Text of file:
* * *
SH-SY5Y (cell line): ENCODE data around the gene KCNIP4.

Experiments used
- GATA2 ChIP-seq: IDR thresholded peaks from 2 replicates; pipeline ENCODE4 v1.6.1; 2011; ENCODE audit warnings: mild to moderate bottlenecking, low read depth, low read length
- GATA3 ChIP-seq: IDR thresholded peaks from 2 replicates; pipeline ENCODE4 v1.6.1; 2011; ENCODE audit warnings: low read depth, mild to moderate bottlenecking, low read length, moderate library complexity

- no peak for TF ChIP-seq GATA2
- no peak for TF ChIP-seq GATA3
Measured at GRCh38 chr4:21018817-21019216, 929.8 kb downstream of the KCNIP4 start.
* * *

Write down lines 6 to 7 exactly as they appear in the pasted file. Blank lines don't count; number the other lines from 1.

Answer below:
- no peak for TF ChIP-seq GATA3
Measured at GRCh38 chr4:21018817-21019216, 929.8 kb downstream of the KCNIP4 start.